Lomani’s all round play at the base of the scrum, rucks and mauls merited his cementing his place as the Flying Fijians number one halfback with 59 passes, two clean breaks and three defenders beaten resulting with one try to his tally.

Topping all of the attack stats was player of the match Radradra, whose 176 metres gained topped the tournament so far, coming with six clean breaks and 11 defenders beaten. His two tries equaled top points with Volavola at 10.

One of the highlights of the game was the nullifying of the Georgian driving mauls by the alert Fijians who continually assessed and regrouped to negate them. A match that saw no tries scored through mauls which were easily achieved by Fiji’s first RWC two opponents; Australia and Uruguay.

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The Flying Fijians and Georgia line up for the national anthems at the Hanazono Rugby Stadium in Osaka. Photo: World Rugby

The forwards scored 100 percent in their six scrums and 92.9 percent in their 14 lineout throw-ins, missing one. The Fijians leveled the Georgians in the turnovers with six won in their own half and another six in the Georgian half with the Lelos winning nine and three respectively.

Fiji’s general stats improved remarkably against the Georgians with 55 percent
territory and 54 percent possession and stood tall in the attack division with 559 metres gained compared to 343 metres by the Lelos.

The seven tries were scored by Nayacalevu, 19 minutes; Lomani, 44; Tuisova, 49; Radradra, 60; Semi Kunatani, 67; Apisalome Ratuniyarawa, 69; Radradra 75. Five conversions were kicked by Volavola.

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Flying Fijian inside centre Lepani Botia leaves the Georgian defenders in his wake. Photo: World Rugby

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Filed under 2019 Rugby World Cup, Fiji, Flying Fijians, Focus on rwc, Georgia, Japan, John McKee, Rugby World Cup

McKee IDs Georgia’s power

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Georgia’s Alexander Todua is brought down by Uruguay’s Manuel Ardao in their pool match on Sunday. Photo: World Rugby

Flying Fijians coach John McKee has identified the strength of the Georgians in their pool D match today at the Hanazono Rugby Stadium which is their only hope of regaining some semblance of dignity after the two losses in as many games at the Rugby World Cup.

“We know Georgia’s strengths and are prepared for a battle around the set pieces and the breakdown” McKee told Fiji Rugby Union.

McKee said ranking third in Pool D was important because it would allow direct qualification to the 2023 Rugby World Cup in France which looked like a two way battle between Fiji and Georgia barring any upsets in the other pool matches.

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The Welsh fans painted the town red at the Tokyo Stadium as their team prepares for Australia on Sunday. Photo: World Rugby

“This match against Georgia was always going to be a key match in this pool and nothing has changed,” McKee said.

“There is plenty at stake in this game as a top three finish in our pool means automatic qualification for RWC 2023.”

Fiji lost 21-39 to Australia in their opening match on September 21 then was upset by Uruguay four days later in their second match 27-30 at the Kamaishi Recovery Memorial Stadium last week.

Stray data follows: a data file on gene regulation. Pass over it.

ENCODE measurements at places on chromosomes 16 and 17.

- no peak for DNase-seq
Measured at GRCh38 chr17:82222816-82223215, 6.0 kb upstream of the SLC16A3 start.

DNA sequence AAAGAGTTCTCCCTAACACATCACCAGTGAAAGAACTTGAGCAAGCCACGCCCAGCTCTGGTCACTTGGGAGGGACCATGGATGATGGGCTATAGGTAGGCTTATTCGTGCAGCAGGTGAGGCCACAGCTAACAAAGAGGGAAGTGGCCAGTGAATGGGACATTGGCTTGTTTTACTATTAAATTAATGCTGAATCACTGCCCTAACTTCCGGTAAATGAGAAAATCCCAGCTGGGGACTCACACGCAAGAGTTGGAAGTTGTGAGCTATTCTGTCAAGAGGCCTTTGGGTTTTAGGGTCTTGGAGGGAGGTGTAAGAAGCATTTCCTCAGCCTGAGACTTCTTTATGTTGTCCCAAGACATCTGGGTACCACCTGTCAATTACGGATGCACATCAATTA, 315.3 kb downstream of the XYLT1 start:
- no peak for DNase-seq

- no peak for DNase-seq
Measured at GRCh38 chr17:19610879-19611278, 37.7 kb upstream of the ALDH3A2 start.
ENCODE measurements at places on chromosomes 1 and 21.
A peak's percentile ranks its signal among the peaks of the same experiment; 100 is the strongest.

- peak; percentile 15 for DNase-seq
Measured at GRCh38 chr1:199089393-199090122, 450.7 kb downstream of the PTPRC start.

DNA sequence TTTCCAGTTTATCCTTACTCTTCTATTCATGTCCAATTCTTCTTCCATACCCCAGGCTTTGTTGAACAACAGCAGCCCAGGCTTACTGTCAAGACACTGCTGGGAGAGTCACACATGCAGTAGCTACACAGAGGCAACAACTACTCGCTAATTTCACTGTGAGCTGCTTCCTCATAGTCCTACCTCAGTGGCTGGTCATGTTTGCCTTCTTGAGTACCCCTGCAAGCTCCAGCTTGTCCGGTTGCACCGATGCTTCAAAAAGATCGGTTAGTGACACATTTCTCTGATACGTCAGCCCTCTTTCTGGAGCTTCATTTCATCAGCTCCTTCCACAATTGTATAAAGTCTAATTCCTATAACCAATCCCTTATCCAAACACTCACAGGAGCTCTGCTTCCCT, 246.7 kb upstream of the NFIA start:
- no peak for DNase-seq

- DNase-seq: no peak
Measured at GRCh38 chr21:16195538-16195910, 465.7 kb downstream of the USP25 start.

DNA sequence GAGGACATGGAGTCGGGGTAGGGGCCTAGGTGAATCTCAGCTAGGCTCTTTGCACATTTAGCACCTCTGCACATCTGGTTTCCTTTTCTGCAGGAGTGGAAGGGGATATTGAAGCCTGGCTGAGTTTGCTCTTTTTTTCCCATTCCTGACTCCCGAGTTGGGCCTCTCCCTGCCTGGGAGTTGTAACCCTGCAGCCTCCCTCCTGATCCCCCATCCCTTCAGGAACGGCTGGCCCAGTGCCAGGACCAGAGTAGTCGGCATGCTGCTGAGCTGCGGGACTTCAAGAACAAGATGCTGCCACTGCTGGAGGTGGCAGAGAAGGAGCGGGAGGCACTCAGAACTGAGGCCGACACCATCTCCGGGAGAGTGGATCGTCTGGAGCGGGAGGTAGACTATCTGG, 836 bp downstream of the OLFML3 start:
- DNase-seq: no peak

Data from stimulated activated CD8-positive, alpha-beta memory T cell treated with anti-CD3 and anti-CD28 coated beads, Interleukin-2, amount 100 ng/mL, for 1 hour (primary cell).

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Kiwi referee Wayne Barnes was the man in the middles between Uruguay and Georgia on Sunday. Photo: World Rugb

The chances of a playoff berth for the Flying Fijians look dismal with a huge upset of Australia by Uruguay on Saturday or the Georgians next Friday to aid Fiji’s cause looks almost impossible.

Australia which is second on Pool D with six points looks to gain maximum points wins against Uruguay and Georgia to close out the preliminary matches at 17 points, second behind Wales, to face the top of pool C which is most likely England in the quarterfinals.

Wales which is most likely to finish top of Pool D with 19 points if it gains maximum points wins against Fiji and Uruguay, will play the second place finisher from Pool C which is most likely France or Argentina.

Former national star winger Joape Kuinikoro laid a pathway of a very unlikely option for the Flying Fijians to reach the playoffs by first beating Georgia today in their third match of the Rugby World Cup.

“We need these three results to proceed to play off stage,” Kuinikoro said on his
Facebook Page.

“One; for Fiji to defeat Georgia with at least four tries so we get five competition points; two, for Georgia to beat Australia by more than seven points and Australia not to score more than three tries so they do not get any competition point; three, for Fiji to beat Wales and make more than three tries to get five competition points. One of those results is out of our control. Possible?”

Kuinikoro scored a try on the right wing as a 21-year-old university student helped Fiji defeat the British Lions 25-21 at Bukhurst Park in Suva on August 15, 1977.

The other option which is an unlikely elimination of Wales which will see Fiji advancing to a quarterfinal clash against England on Sunday, October 20, at the Oita Stadium will depend on huge upsets.

Firstly, Fiji will have to win on maximum points against Georgia tonight for a five-point gain taking Fiji to seven points, then another upset win over Wales next Wednesday, October 9, at Oita Stadium to close out at 12 points in the pool stage.

Screenshot_2019-10-03 Pools - Rugby World Cup 2019|rugbyworldcup comAfter a 10-day turnaround Wales will stay on nine points if it loses to Fiji in their next match, and after a four-day break lose to Uruguay in their last match on October 13 which will keep them points static allowing Fiji to leapfrog them to second in Pool D.